Australian Prime Minister Tony Abbott has vowed not to rest until he is assured Australians are safe, as he formally announced a review into the fatal Sydney café siege.
"I will not rest until I am confident that you are as safe as any government can possibly make you," he said.
Mr Abbott confirmed an official inquiry into the tragedy and how Iranian-born Islamist gunman Man Haron Monis gained citizenship.
"I don't want people who are perfectly good Australians to be frightened of a knock on the door in the middle of the night. That's the last thing that I would want," he added.
"But people who are preaching hate, who are associating with terrorist organisations or with terrorist supporters, who are railing against our country and our way of life, our freedoms and our tolerance, and the welcome that we give to people ... these are things which need to be questioned."
Mr Abbott earlier vowed a transparent inquiry into why Monis, 50, was not under surveillance given he was a known extremist and had a dubious past record.
He said an urgent review would look at what lessons could be learned from events leading up to and surrounding the siege at the Lindt Café, which left Monis and two of the 17 hostages, Tori Johnson and Katrina Dawson, dead.
It will examine the circumstances surrounding Monis' arrival in Australia from Iran and subsequent granting of asylum and citizenship, and what information agencies had about him and how it was shared.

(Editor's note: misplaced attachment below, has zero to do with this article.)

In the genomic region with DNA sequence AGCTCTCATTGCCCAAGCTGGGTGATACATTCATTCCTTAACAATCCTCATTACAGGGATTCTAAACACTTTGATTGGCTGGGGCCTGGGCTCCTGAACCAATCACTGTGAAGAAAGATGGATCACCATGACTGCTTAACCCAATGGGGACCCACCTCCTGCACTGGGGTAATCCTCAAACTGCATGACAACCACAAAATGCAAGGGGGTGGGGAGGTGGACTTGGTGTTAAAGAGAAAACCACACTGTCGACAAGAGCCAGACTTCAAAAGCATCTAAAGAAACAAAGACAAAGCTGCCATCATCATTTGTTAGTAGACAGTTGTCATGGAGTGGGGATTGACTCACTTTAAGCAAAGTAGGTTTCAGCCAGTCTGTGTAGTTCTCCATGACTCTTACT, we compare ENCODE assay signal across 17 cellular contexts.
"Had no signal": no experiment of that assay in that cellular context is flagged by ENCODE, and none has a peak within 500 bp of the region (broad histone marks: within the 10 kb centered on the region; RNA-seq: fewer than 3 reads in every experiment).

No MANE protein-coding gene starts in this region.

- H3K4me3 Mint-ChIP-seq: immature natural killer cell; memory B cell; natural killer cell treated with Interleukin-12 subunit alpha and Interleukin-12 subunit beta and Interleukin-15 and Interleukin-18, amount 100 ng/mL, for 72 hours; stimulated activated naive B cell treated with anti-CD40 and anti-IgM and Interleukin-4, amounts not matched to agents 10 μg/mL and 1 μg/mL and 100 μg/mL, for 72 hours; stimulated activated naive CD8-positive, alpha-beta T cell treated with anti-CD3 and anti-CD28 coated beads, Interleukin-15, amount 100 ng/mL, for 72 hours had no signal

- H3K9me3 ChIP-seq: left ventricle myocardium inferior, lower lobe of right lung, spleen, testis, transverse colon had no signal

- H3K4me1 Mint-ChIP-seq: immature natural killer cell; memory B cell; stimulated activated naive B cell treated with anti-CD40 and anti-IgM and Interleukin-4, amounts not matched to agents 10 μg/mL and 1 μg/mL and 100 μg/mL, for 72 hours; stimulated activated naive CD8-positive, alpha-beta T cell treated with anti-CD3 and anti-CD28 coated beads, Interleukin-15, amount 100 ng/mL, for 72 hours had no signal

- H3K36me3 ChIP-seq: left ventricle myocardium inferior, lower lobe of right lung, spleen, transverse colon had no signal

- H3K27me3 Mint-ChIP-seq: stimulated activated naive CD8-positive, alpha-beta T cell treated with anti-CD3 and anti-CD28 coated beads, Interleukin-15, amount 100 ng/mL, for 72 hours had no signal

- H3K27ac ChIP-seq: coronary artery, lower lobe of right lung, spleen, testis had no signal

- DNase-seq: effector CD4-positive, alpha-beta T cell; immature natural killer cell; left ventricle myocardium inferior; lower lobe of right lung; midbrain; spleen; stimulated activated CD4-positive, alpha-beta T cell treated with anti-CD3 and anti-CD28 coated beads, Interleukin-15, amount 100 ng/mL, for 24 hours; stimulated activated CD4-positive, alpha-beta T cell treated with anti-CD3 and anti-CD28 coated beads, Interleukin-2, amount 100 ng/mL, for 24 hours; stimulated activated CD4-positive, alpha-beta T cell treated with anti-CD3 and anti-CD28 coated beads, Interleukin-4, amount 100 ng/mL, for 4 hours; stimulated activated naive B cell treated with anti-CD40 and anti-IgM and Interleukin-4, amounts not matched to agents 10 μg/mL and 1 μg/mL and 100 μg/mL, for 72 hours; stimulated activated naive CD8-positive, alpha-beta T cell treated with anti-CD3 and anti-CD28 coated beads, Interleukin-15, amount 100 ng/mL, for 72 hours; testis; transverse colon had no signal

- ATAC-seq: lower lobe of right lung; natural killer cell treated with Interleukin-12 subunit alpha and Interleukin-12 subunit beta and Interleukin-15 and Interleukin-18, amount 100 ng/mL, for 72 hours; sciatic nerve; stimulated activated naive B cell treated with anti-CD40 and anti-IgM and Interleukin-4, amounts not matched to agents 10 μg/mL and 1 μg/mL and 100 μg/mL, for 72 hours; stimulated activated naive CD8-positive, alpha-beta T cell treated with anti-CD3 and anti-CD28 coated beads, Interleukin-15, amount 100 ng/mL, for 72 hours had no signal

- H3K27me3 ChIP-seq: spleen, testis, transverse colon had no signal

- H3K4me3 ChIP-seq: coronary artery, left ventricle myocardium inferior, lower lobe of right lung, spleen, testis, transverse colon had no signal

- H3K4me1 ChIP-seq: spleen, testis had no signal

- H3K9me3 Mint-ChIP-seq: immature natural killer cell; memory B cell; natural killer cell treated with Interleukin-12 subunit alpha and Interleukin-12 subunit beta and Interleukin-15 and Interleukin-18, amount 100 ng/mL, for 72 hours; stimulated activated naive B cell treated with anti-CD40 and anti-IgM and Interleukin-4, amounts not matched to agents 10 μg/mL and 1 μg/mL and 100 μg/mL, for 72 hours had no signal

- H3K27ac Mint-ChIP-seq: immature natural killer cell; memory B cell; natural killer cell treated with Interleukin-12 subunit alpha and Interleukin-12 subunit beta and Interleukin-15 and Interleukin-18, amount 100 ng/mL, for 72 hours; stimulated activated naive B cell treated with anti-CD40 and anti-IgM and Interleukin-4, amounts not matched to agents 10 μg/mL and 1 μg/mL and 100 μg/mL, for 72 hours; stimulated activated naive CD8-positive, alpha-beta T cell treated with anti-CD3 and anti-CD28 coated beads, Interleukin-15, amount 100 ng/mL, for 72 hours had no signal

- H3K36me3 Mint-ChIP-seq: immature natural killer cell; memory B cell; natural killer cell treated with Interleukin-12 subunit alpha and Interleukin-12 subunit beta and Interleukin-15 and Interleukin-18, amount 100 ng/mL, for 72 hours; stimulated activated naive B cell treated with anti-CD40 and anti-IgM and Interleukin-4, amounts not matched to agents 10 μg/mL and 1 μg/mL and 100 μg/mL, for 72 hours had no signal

The inquiry will also ask how he managed to get a gun.
"I certainly want answers to those sorts of questions and there was incredulity around the National Security Committee of the Cabinet yesterday when we were briefed on the details of his record," Mr Abbott said.
The inquiry is expected to report back by the end of January.
Mr Abbott revealed he was prepared to speak to Monis, who had demanded a phone conversation with Mr Abbott during the 16-hour siege, but did not after police advised him not to.
"No I didn't [speak to him]. I said to my office when I became aware of this request that obviously I was prepared to do whatever the police advised was best in these circumstances and the advice we got from police was to have no contact with him," he said.
Iran's Foreign Ministry said it had warned Australia repeatedly about Monis, who fled Iran claiming persecution.
The justice system in New South Wales (NSW), Australia's most populous state, is also under fire.
"We were concerned this man got bail from the very beginning," said NSW Police Commissioner Andrew Scipione.